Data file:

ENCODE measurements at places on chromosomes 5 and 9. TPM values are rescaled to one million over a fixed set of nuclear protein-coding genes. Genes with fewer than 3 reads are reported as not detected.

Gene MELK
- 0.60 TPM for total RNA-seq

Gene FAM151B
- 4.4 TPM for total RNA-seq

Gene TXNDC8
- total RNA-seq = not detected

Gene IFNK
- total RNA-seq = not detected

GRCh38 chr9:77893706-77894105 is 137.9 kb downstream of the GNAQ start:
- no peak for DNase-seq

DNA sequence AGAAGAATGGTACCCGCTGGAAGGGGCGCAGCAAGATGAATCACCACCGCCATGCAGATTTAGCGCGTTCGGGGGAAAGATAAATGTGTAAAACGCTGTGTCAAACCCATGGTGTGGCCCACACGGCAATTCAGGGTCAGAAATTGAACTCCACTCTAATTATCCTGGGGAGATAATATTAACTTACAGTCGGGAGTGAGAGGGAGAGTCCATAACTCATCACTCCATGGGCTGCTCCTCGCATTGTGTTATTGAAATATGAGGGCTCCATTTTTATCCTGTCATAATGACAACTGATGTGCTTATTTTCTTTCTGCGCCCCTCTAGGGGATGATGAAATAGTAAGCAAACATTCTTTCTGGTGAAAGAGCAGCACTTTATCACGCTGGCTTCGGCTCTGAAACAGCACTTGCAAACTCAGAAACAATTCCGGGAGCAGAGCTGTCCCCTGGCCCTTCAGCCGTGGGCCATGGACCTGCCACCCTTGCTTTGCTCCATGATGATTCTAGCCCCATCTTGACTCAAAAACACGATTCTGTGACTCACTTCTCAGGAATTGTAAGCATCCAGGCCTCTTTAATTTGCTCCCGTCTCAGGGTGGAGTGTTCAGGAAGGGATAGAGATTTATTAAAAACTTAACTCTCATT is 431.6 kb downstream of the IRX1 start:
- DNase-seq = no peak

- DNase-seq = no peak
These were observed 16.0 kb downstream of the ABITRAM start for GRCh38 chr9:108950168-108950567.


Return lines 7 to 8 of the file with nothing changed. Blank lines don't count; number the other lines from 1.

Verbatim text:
- total RNA-seq = not detected

Gene IFNK